We offer the following field-based courses:
- GES 1103 - Environmental Change, Hazards, and Resources (aka "Iceland Trip"):
- GES 2857 - Paleontology Field and Museum Methods (aka "Triassic Trip")
- GES 3810 - The reef environment and geology of modern carbonate systems (aka "Bermuda Trip") - more info coming soon!
- GES 4835 - Summer Field Geology (aka "Field Camp")
GES 1103 - Environmental Change, Hazards, and Resources (aka "Iceland Trip"): The Department has an international, field-based version of the introductory course GES 1103 (Environmental Change, Hazards, and Resources) in Iceland each summer (GES 1103 - Land of Fire and Ice). Students earn credit for GES 1103 (in General Education or towards the GLY major or minor) with optional HPC-2545 credits (Effective Leadership and Group Development in International Expeditions). Advanced students can earn credit as GES 2500. Contact: Brian Zimmer
GES 2857 - Paleontology Field and Museum Methods (aka "Triassic Trip"): The "Triassic Trip" typically takes place in early summer. It combines paleontological field and museum work in the desert southwest region of the US. This class requires multiple nights in the field collecting geological and paleontological data followed by time at a natural history museum preparing fossils and archiving data. This class is physically demanding and may include exposure to extreme weather events. Contact: Andy Heckert
GES 4835 - Summer Field Geology (aka "Field Camp"): This program takes place throughout the Northern Apennines in Italy and (as of 2021) also in the mountains of western Montana. The Italy course is typically offered every other year. Contacts: Dr. Gabe Casale; Dr. Jamie Levine ; Dr Hannah Riegel
Italy Field Camp: Over the course of the 6 weeks spent in Italy, student participants will learn the stratigraphy of the Northern Apennines, construct geologic maps and associated cross-sections within fold and thrust belts, and in regions that have experienced extension. Students will write up reports summarizing the major findings from mapping and a geologic/structural history of each mapping area. The program will begin with several field trips to key outcrops where the Northern Apennine stratigraphy is beautifully displayed and students will see several world famous outcrops, including the K/T boundary near Gubbio. Participants will do 5 different field mapping projects; each will be progressively more difficult than the last and the final mapping project will be the combination of all previous mapping activities into a coherent picture of the tectonic evolution of the Northern Apennines. In addition to field mapping, students will map alongside Italian students for 2 projects in the middle of the field course, which will provide an opportunity to learn some Italian and to meet some Italian peers. There will be several days off from geology where participants will have time to explore Italian art and culture and see some of the visually stunning cities and towns of the Northern Apennines. For more information on our field camp in Italy, click here.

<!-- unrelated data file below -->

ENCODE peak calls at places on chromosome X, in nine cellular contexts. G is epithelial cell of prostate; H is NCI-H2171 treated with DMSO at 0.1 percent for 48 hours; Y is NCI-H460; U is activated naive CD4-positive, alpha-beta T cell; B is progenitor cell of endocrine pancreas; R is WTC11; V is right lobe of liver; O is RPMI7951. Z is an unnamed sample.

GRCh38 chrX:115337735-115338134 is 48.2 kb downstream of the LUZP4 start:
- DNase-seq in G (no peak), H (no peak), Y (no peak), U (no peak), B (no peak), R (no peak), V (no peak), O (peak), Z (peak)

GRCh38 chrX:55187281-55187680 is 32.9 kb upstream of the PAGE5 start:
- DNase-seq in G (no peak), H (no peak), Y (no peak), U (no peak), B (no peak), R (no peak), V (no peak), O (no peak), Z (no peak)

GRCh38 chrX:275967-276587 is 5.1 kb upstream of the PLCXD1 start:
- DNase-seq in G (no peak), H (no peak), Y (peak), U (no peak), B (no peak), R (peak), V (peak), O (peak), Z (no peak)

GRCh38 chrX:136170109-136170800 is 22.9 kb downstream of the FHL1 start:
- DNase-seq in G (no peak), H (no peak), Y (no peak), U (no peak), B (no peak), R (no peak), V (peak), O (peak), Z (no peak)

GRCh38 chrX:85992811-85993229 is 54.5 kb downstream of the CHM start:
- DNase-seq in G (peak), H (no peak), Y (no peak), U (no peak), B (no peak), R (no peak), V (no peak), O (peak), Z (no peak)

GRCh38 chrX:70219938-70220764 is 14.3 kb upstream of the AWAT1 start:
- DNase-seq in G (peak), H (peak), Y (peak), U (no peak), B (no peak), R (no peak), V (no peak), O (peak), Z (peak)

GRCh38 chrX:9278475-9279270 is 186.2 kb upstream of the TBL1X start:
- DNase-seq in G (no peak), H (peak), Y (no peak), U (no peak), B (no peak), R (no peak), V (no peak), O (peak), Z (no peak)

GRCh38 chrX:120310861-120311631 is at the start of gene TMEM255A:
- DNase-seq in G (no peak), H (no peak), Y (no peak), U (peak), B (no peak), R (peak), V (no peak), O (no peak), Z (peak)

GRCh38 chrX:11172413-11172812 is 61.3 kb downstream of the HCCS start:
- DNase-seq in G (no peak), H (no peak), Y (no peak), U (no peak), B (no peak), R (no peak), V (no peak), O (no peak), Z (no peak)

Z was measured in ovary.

Montana Field Camp: This is a new field camp designed in response to the COVID-19 pandemic, where students spend 6 weeks learning how to map geologic outcrops and features in a variety of ways (both in the field and via computers). Students first learn how to complete geologic maps on GIS using satellite imaging, LiDAR and DEMs. They then travel to Montana to spend 3 weeks mapping glacial landforms, deformed units, and checking out active faults and the landscapes they create. Students spend time visiting national parks and historic sites on the way to and from the field area. In the future, this field camp format may change considerably. For more information on our field camp in Montana, click here.